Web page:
- What did you do to ensure that teachers continued to focus on improving student test performance?
- What do or did you want most for your school?
- When you think about your work here, what are you most proud of?
- What efforts do or did you make to ensure that the school continued to sustain its success?
- When you leave your position as principal, what do you want to be remembered for?
- What else would you like to tell me about the reasons for the success of your school in raising student achievement?
Read, Learn and Flourish!
For your Glory & Success!
11 July, 2010
By Radhakrishnan Chettour
Today we are living in the midst of Information and Communication explosion. We are surrounded by the world of technology, computers, the Internet and wireless communications. Every advance in technology leads to even greater faster advances in communication until it is almost impossible to keep up. Even this change is felt in our schools and classrooms. Side by side, around the world, management practices are also changing swiftly. The word ‘Management’ itself has changed in meaning and concept. Today it implies leading and inspiring – more about how we tackle intelligently and tactfully human emotions and behaviours for taking the best out from each individual for the institutional or organisational benefit.
As educational leaders do we updated ourselves? Do we really ready to be a change catalyst? If the answer is no, then, we are outdated and willingly leave the field before ruining the future of the coming generations. As leaders of schools we should role model not only for students but for teachers and even for educators who aspire to be educational leaders of tomorrow. Survival and success of every educational leader depends mainly on the pace at which these leaders adapt to the various changes that take place in curriculum, methodology, management and aspirations of the students and parent community and all other stake holders of the school system.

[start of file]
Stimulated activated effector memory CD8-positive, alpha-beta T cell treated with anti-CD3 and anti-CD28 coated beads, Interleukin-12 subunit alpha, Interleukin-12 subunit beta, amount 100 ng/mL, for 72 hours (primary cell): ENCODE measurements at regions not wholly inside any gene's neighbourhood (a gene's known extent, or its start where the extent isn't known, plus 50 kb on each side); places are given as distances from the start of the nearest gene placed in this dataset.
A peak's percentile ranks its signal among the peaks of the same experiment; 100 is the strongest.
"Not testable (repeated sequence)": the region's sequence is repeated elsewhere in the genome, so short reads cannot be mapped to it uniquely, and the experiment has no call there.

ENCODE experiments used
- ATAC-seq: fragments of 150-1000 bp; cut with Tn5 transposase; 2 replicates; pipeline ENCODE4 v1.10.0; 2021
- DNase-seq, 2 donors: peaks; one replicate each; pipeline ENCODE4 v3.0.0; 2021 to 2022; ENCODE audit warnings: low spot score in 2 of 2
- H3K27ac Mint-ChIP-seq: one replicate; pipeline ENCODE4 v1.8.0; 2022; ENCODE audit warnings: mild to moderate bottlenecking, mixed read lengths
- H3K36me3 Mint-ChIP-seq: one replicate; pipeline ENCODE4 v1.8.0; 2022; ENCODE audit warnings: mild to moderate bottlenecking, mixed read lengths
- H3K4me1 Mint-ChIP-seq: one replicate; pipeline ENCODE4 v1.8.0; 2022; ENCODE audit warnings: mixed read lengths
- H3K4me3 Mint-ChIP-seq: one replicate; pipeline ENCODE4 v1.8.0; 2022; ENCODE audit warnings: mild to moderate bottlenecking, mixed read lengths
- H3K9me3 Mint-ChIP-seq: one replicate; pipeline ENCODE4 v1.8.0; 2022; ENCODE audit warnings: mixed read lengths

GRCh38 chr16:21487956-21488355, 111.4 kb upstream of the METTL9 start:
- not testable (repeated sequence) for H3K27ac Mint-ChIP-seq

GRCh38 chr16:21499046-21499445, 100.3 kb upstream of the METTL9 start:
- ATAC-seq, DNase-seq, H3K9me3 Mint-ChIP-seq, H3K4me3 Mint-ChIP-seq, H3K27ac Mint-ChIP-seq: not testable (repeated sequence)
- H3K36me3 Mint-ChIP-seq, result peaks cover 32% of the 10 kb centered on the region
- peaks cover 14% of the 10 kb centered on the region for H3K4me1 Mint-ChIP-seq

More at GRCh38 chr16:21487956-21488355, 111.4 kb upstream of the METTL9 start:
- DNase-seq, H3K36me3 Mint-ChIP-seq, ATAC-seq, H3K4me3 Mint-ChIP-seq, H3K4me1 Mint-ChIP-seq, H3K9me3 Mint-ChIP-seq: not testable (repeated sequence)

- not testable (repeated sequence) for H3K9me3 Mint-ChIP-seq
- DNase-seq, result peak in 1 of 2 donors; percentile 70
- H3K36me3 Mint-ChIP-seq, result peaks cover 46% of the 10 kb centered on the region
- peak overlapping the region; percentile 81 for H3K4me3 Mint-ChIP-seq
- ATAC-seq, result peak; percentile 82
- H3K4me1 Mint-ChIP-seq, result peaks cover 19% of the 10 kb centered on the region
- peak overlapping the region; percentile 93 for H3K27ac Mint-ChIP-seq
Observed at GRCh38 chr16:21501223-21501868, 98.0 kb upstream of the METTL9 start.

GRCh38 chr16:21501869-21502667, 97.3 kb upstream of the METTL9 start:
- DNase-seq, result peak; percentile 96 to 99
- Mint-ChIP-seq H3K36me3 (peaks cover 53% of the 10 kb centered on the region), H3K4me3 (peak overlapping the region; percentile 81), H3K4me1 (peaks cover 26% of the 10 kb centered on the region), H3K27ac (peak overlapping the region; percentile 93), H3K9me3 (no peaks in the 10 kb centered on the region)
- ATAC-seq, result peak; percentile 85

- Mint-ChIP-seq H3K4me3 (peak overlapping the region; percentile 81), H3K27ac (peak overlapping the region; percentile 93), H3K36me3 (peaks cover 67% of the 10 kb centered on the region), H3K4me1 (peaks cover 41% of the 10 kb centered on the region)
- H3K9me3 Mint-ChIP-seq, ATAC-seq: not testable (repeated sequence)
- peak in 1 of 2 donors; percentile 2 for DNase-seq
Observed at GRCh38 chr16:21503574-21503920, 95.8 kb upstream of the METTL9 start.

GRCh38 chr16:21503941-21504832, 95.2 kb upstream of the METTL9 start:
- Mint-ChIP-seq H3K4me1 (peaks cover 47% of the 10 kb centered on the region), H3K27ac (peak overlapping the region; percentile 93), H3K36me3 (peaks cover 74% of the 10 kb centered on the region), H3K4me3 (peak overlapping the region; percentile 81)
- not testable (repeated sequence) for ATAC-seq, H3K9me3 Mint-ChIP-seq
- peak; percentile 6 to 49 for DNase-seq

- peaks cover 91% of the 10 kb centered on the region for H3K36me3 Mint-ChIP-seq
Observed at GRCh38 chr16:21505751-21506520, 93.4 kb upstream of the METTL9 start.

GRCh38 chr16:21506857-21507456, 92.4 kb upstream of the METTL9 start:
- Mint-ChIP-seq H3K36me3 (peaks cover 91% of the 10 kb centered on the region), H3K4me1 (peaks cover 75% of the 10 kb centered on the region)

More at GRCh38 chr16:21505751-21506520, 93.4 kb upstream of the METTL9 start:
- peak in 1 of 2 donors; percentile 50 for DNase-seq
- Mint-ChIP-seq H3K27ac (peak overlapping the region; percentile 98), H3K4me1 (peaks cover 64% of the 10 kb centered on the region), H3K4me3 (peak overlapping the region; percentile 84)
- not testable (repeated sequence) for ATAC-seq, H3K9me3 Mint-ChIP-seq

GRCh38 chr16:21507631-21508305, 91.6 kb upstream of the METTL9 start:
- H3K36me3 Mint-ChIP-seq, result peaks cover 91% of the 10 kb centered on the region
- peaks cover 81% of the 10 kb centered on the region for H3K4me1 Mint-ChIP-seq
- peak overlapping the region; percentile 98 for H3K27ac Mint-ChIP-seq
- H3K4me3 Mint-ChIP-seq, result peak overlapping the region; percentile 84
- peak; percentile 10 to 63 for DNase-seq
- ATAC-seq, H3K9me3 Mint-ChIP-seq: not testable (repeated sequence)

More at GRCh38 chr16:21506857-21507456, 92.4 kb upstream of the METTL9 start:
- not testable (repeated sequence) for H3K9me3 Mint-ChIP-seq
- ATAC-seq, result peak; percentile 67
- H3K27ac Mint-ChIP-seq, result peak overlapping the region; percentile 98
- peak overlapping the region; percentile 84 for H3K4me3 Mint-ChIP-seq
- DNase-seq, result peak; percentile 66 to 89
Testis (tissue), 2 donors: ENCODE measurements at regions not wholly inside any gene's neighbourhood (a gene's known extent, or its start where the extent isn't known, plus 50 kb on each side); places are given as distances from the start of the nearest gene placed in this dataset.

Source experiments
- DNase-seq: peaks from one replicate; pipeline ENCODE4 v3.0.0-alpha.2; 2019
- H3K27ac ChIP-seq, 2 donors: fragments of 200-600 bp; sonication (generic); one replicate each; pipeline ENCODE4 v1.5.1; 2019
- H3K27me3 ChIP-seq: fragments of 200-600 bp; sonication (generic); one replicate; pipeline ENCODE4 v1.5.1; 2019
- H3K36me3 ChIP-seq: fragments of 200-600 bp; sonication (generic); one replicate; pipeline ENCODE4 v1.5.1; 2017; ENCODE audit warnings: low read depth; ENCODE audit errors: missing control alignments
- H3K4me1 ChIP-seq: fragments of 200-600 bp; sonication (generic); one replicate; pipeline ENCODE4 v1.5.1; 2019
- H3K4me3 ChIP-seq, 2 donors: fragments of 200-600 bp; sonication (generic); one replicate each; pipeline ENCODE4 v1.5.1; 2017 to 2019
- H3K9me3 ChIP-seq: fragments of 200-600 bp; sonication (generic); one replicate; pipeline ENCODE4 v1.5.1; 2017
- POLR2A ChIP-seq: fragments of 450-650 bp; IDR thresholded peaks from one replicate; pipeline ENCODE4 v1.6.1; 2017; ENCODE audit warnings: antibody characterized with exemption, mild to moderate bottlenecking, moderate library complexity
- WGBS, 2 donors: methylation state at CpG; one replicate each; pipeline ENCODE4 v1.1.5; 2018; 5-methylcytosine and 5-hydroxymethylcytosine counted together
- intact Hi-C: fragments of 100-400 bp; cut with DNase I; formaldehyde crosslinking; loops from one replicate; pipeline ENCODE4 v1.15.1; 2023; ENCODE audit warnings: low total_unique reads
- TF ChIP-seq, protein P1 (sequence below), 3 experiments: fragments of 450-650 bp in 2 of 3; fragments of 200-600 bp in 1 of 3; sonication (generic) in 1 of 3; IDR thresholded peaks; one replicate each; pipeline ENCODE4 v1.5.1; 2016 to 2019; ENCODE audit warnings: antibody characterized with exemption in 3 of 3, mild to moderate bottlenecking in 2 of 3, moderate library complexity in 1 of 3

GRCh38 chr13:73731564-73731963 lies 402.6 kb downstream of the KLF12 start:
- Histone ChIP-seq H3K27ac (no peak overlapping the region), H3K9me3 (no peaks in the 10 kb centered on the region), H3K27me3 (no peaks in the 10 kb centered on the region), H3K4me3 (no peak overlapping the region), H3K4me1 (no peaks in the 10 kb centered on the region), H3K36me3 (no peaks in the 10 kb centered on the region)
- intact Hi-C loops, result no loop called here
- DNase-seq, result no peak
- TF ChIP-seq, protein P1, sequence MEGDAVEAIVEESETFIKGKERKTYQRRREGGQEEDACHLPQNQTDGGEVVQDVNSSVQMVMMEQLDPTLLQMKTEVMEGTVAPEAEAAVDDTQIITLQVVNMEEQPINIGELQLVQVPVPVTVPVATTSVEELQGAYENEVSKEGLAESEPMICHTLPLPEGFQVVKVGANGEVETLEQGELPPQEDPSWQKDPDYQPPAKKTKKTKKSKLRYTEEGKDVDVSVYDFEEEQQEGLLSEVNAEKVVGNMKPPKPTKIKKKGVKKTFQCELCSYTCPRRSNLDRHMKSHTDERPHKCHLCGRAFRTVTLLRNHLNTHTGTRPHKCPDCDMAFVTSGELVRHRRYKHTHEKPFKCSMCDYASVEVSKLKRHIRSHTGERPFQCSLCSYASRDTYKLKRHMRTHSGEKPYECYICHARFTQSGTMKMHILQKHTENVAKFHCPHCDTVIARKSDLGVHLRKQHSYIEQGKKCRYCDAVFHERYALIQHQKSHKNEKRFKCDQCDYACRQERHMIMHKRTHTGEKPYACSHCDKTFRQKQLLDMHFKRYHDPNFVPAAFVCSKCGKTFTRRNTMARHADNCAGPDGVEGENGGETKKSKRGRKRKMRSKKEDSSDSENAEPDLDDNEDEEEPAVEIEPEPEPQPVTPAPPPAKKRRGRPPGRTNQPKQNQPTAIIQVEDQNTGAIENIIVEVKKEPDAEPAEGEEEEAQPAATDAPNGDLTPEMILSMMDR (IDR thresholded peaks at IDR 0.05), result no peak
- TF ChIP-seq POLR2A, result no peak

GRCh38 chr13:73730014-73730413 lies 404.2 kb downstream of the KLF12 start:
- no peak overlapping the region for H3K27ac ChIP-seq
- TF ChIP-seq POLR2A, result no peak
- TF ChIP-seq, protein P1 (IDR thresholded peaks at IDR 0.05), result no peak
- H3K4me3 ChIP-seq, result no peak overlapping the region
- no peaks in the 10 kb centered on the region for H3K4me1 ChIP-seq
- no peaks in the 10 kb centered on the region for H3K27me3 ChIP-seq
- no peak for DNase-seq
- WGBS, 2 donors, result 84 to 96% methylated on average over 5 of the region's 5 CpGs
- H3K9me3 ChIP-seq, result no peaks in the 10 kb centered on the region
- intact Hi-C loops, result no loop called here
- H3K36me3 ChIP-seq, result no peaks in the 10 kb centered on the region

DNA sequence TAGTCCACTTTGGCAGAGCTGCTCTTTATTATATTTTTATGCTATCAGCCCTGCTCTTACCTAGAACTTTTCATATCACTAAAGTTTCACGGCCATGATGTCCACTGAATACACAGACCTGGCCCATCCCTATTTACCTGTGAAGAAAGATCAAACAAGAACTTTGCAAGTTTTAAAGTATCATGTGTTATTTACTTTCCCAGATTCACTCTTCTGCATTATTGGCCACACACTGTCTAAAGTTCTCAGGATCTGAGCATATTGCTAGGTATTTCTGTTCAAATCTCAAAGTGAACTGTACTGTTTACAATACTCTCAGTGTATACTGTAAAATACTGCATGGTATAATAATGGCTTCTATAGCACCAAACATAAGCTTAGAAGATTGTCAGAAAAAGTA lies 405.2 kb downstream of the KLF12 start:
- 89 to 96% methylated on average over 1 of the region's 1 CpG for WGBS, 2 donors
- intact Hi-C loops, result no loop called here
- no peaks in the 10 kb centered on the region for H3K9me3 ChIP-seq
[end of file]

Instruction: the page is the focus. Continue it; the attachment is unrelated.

Do principals factor in school success?
I can answer this question from my experience only with a resounding YES. In fact highly effective principals are considered the key to initiating, implementing and sustaining school success and imperative to high student success. Consequently, principals are expected to promote and develop the school vision, empowering stakeholders to build and maintain the conditions necessary for the success of all students.
Institutional success is to a great extent depends upon the leadership. In this context measuring leadership impact and how leaders make a difference is one of the biggest challenges facing the field today. If the belief in leadership is currently high then all involved in the study and practice of leadership should prepare to explain how they know leadership is so influential. We know that leaders’ effects tend to be indirect rather than direct because they work with and through their staff, in particular teachers. Teachers have the greatest effect on students’ learning, followed by leadership. Not only do we need to know the pathways, by which leaders’ influence others, but also how they influence the quality of teaching. These are not easy matters to unravel – it needs concentrated research by scholars and stake holders. But of all the school leadership issues this is perhaps the most important issue we face and the one the research community must address.
School leadership has been the focus of intense study in recent years as researchers try to define not only the qualities of effective leadership but the impact of leadership on the operation of schools, and even on student achievement. Authors Leithwood, Seashore Louis, Anderson, and Wahlstrom make two important claims about school leaders. First, “leadership is second only to classroom instruction among all school-related factors that contribute to what students learn at school”. Second, “leadership effects are usually largest where and when they are needed most”. Without a powerful leader, troubled schools are unlikely to be turned around. Many other factors may contribute to such turnarounds, but leadership is the catalyst”.